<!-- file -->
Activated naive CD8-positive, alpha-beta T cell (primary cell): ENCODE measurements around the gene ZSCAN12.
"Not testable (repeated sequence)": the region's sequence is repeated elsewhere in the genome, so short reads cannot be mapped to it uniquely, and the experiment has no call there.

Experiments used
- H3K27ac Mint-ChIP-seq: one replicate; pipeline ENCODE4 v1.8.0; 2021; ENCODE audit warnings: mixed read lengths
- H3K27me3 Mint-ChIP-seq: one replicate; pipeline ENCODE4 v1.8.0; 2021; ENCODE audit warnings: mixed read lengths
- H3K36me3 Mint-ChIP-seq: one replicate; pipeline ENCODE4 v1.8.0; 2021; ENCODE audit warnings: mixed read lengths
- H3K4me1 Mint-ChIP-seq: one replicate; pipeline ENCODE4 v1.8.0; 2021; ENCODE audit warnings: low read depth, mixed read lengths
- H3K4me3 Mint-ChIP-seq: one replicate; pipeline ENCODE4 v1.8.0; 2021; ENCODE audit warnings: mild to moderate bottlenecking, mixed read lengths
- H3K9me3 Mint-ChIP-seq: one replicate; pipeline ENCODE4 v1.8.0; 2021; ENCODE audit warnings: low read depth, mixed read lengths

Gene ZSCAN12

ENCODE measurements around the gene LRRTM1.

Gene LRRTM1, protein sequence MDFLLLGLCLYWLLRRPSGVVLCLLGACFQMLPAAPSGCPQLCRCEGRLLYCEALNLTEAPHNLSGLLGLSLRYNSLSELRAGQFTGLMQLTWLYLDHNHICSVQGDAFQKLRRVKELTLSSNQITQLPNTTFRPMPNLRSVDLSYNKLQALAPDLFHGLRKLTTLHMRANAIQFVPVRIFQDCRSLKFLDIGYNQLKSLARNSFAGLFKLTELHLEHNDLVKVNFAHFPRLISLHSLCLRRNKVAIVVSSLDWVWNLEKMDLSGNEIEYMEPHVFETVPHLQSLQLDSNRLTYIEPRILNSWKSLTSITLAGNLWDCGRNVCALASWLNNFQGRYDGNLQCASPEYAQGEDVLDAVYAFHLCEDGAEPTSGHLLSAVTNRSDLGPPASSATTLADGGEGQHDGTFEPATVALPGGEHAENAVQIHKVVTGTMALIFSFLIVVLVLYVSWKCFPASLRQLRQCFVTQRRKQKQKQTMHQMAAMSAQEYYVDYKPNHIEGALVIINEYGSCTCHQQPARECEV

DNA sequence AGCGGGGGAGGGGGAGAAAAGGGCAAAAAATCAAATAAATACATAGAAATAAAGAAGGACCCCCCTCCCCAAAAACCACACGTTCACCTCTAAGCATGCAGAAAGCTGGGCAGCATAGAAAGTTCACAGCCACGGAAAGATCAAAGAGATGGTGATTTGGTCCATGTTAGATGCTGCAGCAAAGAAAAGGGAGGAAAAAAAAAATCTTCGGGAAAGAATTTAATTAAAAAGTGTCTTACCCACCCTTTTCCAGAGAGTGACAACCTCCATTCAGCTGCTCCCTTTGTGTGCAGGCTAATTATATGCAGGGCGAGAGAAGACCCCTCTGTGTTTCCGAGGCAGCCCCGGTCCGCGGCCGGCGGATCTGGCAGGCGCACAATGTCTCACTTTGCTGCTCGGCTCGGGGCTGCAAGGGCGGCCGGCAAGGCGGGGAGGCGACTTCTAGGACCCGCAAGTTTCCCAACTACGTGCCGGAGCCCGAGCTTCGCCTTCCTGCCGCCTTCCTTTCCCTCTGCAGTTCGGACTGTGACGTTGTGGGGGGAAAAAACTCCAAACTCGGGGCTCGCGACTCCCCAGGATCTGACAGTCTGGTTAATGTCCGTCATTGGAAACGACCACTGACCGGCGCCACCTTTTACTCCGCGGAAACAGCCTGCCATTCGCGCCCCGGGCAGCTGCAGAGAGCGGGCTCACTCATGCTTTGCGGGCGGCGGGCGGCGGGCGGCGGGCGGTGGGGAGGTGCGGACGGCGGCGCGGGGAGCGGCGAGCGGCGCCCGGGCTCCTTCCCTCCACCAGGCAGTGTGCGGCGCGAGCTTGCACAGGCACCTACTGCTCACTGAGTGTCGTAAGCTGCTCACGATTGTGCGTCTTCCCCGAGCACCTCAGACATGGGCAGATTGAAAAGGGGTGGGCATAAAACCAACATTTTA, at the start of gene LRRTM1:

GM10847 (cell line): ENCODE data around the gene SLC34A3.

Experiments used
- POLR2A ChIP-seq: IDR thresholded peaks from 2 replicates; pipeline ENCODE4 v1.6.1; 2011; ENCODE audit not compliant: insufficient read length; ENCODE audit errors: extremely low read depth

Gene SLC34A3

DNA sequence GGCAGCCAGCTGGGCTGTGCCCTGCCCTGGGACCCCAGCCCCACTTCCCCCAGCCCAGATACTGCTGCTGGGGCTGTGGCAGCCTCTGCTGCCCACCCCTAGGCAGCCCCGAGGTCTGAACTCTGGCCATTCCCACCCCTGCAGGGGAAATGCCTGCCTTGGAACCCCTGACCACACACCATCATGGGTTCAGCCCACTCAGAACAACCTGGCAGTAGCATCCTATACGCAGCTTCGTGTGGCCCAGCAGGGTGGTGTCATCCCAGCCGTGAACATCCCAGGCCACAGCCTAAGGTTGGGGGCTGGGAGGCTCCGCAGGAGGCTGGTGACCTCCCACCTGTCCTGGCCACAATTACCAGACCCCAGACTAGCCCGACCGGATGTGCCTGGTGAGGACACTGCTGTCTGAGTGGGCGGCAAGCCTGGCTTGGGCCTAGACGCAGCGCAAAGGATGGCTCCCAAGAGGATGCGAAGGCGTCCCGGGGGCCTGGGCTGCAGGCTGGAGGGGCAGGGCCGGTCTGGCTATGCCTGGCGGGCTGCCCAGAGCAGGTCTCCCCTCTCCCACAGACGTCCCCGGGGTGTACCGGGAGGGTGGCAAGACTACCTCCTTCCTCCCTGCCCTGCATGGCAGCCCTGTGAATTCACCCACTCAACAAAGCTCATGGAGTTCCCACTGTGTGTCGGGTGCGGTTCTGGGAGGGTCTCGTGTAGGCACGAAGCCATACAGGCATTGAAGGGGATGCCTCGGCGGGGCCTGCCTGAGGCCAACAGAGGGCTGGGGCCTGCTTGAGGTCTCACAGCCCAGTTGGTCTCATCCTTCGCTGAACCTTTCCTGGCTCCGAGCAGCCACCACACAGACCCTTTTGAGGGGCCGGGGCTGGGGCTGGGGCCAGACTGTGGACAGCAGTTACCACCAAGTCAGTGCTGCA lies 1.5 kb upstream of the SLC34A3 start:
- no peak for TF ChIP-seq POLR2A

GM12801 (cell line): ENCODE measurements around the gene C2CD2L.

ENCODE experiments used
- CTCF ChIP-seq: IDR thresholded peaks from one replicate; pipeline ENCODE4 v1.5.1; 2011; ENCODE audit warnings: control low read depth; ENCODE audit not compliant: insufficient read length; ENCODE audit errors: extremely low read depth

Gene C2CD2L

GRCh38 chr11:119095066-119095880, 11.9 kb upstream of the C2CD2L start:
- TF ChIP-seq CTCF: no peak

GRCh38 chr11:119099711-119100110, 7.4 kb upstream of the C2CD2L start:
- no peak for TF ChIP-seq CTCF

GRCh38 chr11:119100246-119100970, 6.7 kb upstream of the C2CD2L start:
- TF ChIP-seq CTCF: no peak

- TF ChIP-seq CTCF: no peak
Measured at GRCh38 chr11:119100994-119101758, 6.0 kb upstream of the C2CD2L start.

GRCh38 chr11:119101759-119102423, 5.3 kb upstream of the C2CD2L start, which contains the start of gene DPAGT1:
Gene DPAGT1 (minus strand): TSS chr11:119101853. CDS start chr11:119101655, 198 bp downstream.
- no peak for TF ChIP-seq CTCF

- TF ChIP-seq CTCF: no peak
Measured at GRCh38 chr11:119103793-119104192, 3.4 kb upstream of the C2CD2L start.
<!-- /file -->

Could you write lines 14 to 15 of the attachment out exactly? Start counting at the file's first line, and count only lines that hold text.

GM10847 (cell line): ENCODE data around the gene SLC34A3.

Experiments used